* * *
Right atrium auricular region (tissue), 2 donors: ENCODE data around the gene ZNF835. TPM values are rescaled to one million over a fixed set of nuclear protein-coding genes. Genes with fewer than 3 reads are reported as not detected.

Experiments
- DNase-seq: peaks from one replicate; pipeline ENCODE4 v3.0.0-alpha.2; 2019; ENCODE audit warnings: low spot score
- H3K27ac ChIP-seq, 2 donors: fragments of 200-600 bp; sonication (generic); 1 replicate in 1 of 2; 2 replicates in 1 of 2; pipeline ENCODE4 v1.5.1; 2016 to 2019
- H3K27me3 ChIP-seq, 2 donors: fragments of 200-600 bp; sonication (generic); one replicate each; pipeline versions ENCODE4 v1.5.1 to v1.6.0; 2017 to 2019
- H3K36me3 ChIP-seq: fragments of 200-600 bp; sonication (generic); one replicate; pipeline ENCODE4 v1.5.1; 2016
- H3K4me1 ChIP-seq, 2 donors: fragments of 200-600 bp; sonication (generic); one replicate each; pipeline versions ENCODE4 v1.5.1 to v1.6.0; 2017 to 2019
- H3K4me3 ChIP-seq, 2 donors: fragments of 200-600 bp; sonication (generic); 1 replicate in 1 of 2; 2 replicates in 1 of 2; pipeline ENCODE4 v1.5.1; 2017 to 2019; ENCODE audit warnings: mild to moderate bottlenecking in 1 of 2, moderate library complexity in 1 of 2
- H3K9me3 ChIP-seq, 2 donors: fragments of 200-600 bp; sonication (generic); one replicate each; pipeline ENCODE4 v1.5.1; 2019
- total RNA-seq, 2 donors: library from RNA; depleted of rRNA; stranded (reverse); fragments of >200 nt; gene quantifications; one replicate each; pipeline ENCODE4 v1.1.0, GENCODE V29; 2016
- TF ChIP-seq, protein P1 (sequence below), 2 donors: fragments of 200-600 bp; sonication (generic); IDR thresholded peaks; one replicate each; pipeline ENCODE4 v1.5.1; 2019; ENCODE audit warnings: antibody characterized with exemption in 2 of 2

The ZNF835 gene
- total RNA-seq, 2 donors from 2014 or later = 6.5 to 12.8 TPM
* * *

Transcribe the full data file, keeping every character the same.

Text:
Right atrium auricular region (tissue), 2 donors: ENCODE data around the gene ZNF835. TPM values are rescaled to one million over a fixed set of nuclear protein-coding genes. Genes with fewer than 3 reads are reported as not detected.

Experiments
- DNase-seq: peaks from one replicate; pipeline ENCODE4 v3.0.0-alpha.2; 2019; ENCODE audit warnings: low spot score
- H3K27ac ChIP-seq, 2 donors: fragments of 200-600 bp; sonication (generic); 1 replicate in 1 of 2; 2 replicates in 1 of 2; pipeline ENCODE4 v1.5.1; 2016 to 2019
- H3K27me3 ChIP-seq, 2 donors: fragments of 200-600 bp; sonication (generic); one replicate each; pipeline versions ENCODE4 v1.5.1 to v1.6.0; 2017 to 2019
- H3K36me3 ChIP-seq: fragments of 200-600 bp; sonication (generic); one replicate; pipeline ENCODE4 v1.5.1; 2016
- H3K4me1 ChIP-seq, 2 donors: fragments of 200-600 bp; sonication (generic); one replicate each; pipeline versions ENCODE4 v1.5.1 to v1.6.0; 2017 to 2019
- H3K4me3 ChIP-seq, 2 donors: fragments of 200-600 bp; sonication (generic); 1 replicate in 1 of 2; 2 replicates in 1 of 2; pipeline ENCODE4 v1.5.1; 2017 to 2019; ENCODE audit warnings: mild to moderate bottlenecking in 1 of 2, moderate library complexity in 1 of 2
- H3K9me3 ChIP-seq, 2 donors: fragments of 200-600 bp; sonication (generic); one replicate each; pipeline ENCODE4 v1.5.1; 2019
- total RNA-seq, 2 donors: library from RNA; depleted of rRNA; stranded (reverse); fragments of >200 nt; gene quantifications; one replicate each; pipeline ENCODE4 v1.1.0, GENCODE V29; 2016
- TF ChIP-seq, protein P1 (sequence below), 2 donors: fragments of 200-600 bp; sonication (generic); IDR thresholded peaks; one replicate each; pipeline ENCODE4 v1.5.1; 2019; ENCODE audit warnings: antibody characterized with exemption in 2 of 2

The ZNF835 gene
- total RNA-seq, 2 donors from 2014 or later = 6.5 to 12.8 TPM